That press conference (with a buffet) marked a turning point in my early career. Rose Marie took an interest in me and became a mentor. Her advice took my radio career to a higher level. The "4 GIRLS 4" show was such a hit in Milwaukee that it made a return engagement the following year. I got a letter from Rose Marie saying that she'd moved on and would not be in the tour for the return engagement. But, she wanted me to get in touch with Rosemary Clooney while she was back in town. I did. I was with a buddy. Gino Salomone has since gone on to become a most popular Milwaukee TV & radio talent. He was present for a dinner full of good ribs and lots of laughs with Rosemary Clooney, Margaret Whiting -- and Martha Raye. Raye had us in stitches with her stories about her years under contract to Paramount Pictures. Especially memorable were her stories about actor Fredric March who, according to her, was well-endowed with more than just acting talent. And he had a healthy set of hormones that motivated him to flirt a lot.
Martha remarked, "Honey, if Fred saw a crack in the wall, he'd go after it."
The other two ladies decided to call it a night after dinner and head back to their hotel. Martha turned to me said, "Hey, kid. Let's get a nightcap." Martha, Gino and I went to the new Hyatt Hotel in Milwaukee and had a nightcap. Make that "nightcaps." That little woman could knock back some vodka. She was flattered when I told her my mother bought her records and loved her work.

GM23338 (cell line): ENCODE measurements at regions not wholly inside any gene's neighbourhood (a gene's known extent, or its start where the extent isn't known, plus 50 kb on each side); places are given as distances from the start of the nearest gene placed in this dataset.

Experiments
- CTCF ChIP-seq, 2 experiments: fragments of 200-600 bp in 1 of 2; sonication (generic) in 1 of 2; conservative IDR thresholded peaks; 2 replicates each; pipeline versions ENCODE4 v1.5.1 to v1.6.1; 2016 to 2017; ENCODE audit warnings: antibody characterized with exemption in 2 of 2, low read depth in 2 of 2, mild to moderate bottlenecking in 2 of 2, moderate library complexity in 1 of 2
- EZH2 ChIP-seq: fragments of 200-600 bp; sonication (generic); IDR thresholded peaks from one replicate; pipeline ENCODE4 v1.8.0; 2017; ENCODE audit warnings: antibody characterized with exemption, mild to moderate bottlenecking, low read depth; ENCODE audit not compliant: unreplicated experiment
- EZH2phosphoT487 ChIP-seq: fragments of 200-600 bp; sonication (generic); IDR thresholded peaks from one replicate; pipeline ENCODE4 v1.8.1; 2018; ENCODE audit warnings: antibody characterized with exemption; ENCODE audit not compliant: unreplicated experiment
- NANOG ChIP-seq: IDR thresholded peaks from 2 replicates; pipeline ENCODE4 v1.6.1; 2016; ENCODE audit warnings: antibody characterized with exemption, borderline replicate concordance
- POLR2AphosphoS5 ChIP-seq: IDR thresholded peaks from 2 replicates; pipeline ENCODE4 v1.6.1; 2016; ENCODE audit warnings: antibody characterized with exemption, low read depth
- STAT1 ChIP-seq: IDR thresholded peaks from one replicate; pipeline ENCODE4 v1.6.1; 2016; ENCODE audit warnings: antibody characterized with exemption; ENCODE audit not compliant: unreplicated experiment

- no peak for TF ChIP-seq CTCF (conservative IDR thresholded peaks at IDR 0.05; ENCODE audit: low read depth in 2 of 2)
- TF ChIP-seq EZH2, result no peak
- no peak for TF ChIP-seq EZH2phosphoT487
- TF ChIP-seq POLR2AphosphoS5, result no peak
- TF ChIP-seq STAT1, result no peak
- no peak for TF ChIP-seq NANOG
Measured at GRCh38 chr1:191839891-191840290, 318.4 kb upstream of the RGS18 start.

I went to New Orleans for Jazz Fest in 1990. While there, a friend and I met up with Harry Connick, Jr. Harry, one of the coolest gents you could ever hope to meet, showed us around and we chatted about music. Harry and I were chatting about the classic jazz vocalists. I mentioned Martha Raye and he, just as I had done when I was an adolescent, giggled. I did what Mom did. I told him she was a solid jazz vocalist who was held in high regard by Sarah Vaughan and Carmen McRae. Here's another example of Martha Raye swingin' during her Paramount years. She's in a jam session with Bing Crosby and singer/pianist Frances Faye. The song is "After You" from 1937's DOUBLE OR NOTHING.
Martha Raye. What an entertainer she was. She gave me one of the most memorable nights I ever had in Milwaukee. She was wonderful company. I hope her music lifted your spirits for a few minutes.